Archive for June 18th, 2015|Daily archive page

948TE Automatic for Minivans

Chrysler has been building the 948TE automatic for the Jeep Cherokee and Chrysler 200 for some time, regardless of whether they use four or six cylinder engines. The 948TE will also be used for minivans, Allpar has been told.

The 948TE is a heavier duty of the current nine-speed automatic, mainly engineered and designed by ZF, but altered and built by Chrysler. Mircea Gradu, Vice President of Powertrain, Transmission, and Driveline Engineering, said Chrysler “had a tremendous contribution … to the base development of the 9-speed.”

The first digit (9) is the number of gears, and the others (28 or 48) are the torque capacity in Nm/10. Thus, the 948TE should have 480 Nm of torque capacity, or around 354 lb-ft. This is far more than the Pentastar V6 produces.

A 928TE was also originally announced by the company but has not been used in the American Cherokee or 200.

There are reportedly changes to make the transmission fit into the minivans, which are to get both hybrid and all wheel drive versions, according to CEO Sergio Marchionne. Gear ratios range from 4.71 in first to 0.48 in ninth, an admirable spread.

Read more at: http://allparnews.com/index.php/2015/06/coming-soon-948te-automatic-for-minivans-29003

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Next Nissan Z could be more like original 240

The current Nissan 370Z is six years old, meaning a replacement is on the horizon. But what will the next Z car be? In an interview at last weekend’s 24 Hours of Le Mans, Nissan Chief Creative Office Shiro Nakamura revealed that one idea for the next-generation Z could see it move down market, closer to the original 240Z or the 1999 Concept Z.

“We are studying a couple of different concepts. Because the sports car market is becoming smaller globally,” said Nakamura, “We would like to do something, I personally think, is more [in the] original concept of Z, which is … more practical and appealing to younger customers.” The original 1969 240Z, sold under the Datsun nameplate, became an icon thanks to a combination of attractive styling, reasonable performance, and affordable price. In 1970, a new 240Z went for less than $3,600 at the dealer, although high demand resulted in early resale values above retail.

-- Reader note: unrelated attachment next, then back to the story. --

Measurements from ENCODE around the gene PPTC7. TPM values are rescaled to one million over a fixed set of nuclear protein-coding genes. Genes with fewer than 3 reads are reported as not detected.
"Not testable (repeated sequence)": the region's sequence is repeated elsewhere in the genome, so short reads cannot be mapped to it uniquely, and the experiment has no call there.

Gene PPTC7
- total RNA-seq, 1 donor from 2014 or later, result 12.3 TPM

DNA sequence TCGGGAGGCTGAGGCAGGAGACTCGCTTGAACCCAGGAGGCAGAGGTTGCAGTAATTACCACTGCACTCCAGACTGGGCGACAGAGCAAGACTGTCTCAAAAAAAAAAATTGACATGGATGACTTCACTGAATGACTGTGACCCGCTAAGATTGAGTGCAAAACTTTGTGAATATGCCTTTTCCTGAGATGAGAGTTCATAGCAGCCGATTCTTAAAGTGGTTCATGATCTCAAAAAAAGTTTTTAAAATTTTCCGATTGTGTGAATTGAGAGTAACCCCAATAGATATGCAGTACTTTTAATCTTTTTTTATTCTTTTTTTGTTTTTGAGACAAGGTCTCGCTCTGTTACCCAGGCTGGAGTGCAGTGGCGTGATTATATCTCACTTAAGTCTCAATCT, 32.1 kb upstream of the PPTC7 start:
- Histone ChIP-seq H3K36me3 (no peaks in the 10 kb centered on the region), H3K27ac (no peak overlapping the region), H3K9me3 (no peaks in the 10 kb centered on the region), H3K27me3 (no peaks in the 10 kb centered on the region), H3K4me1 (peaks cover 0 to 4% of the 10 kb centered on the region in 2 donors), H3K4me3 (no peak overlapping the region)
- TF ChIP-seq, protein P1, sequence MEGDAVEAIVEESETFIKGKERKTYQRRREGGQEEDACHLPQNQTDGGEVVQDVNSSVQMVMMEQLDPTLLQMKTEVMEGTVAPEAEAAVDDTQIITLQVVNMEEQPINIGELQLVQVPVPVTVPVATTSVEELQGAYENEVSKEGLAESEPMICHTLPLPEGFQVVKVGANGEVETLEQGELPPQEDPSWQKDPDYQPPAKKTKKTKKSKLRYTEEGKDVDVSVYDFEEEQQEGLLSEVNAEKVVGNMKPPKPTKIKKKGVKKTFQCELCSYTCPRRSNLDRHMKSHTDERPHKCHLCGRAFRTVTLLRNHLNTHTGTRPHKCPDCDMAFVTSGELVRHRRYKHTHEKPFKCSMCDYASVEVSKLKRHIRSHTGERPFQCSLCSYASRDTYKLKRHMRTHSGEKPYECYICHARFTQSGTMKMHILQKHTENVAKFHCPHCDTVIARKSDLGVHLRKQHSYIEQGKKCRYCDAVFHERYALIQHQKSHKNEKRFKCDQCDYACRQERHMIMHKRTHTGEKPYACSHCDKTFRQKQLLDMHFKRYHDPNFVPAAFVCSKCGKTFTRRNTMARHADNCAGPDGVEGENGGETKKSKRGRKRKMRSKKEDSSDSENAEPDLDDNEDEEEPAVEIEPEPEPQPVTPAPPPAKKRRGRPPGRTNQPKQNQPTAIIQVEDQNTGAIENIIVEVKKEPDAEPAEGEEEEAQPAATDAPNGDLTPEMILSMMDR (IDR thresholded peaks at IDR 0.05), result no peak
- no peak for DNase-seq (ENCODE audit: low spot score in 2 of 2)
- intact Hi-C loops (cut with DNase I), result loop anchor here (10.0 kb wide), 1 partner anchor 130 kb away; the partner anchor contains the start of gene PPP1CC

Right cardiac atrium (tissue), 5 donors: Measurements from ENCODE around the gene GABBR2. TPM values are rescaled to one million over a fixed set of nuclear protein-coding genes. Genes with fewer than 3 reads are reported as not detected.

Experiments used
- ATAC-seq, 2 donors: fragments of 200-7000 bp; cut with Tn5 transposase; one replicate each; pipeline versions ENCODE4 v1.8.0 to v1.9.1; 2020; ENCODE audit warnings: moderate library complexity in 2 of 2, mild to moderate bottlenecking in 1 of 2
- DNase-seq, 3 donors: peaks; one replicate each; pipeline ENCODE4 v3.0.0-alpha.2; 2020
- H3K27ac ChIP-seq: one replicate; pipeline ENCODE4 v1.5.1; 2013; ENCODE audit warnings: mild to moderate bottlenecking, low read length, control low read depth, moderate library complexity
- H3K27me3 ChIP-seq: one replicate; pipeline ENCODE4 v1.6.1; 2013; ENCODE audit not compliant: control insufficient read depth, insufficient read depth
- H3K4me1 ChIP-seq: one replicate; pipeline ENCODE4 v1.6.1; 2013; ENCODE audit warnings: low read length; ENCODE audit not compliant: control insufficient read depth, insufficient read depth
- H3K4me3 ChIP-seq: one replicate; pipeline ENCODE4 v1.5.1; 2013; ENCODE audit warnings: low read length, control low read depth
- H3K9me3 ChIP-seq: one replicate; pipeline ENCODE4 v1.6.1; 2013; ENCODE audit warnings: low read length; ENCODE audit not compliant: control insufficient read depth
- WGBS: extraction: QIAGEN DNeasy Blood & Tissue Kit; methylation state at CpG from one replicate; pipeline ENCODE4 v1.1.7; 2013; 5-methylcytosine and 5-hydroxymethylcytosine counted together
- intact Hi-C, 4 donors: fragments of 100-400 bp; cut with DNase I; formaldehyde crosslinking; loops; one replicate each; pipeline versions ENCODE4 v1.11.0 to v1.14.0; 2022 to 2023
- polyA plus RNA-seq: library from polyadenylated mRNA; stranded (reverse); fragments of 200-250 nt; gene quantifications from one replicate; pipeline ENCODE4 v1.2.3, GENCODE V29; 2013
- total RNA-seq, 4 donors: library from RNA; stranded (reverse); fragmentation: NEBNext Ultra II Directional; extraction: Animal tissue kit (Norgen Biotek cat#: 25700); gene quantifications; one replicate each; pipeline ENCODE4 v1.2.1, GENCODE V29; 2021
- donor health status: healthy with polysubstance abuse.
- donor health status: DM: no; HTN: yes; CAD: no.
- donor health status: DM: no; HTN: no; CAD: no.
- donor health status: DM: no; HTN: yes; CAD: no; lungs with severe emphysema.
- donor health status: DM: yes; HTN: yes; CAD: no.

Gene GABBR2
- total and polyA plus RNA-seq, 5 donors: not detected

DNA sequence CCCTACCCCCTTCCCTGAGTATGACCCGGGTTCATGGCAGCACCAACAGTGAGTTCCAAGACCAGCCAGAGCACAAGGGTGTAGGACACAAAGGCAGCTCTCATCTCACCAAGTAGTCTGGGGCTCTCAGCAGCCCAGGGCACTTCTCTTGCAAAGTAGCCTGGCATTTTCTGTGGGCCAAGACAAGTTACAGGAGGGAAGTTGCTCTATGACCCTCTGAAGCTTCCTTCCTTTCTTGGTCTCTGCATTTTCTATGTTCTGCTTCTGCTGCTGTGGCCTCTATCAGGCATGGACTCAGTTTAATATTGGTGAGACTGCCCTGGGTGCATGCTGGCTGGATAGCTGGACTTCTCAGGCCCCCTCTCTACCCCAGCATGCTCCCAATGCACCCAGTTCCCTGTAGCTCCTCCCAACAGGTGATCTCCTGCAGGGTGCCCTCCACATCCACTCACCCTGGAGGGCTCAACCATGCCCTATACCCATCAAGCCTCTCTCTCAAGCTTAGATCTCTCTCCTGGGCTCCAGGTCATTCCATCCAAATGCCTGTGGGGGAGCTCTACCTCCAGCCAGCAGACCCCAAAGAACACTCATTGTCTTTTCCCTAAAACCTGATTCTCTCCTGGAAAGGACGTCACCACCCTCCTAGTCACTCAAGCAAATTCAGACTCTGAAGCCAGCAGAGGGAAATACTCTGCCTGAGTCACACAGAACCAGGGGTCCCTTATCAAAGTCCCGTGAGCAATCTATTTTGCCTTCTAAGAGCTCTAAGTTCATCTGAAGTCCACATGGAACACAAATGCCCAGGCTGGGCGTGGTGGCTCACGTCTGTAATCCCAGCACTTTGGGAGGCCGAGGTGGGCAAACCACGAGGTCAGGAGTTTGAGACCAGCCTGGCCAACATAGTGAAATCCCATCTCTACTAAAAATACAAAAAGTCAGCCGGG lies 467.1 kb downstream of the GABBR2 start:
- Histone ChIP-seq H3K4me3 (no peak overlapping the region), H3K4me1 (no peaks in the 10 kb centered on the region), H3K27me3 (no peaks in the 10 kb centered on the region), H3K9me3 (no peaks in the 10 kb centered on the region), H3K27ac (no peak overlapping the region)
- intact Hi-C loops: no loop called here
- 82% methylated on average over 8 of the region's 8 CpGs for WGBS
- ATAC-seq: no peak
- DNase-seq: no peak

In the US, the 240Z begat the 280Z in 1975. Subsequent versions grew in numerical name and performance, but that trend has an end point. The future path may be to reverse course, jokes Nakamura. “We are questioning ourselves in repeating the 350, 370. We don’t want to create 390Z, right?”

While Nissan is working on the next Z, the bad news is that the IDx is confirmed dead. First shown at the 2013 Tokyo Motor Show, the IDx concept was a vision of an affordable, four-seat sports car like original Nissan/Datsun 510. “I think IDx will not be produced,” said Nakamura, before continuing to say that the Z could fill that role.

Don’t expect a Mazda MX-5 Miata or Subaru BRZ/Scion FR-S clone. When asked specifically about the MX-5, the Nissan designer stated “We may not necessarily go into the same category. Personally I see other options that are very interesting. We want to do something the same as this, unique,” he said, referencing a picture of the GTR-LM racecar on the wall.

As for timing, we couldn’t get any specifics. And the chances of the Z moving down market aren’t even certain. “We still need time to finalize this,” said the Nissan chief designer, “I mean, we have a couple of ideas.”

Read more at: http://www.autoblog.com/2015/06/17/next-nissan-z-more-like-original-240z/?ncid=edlinkusauto00000016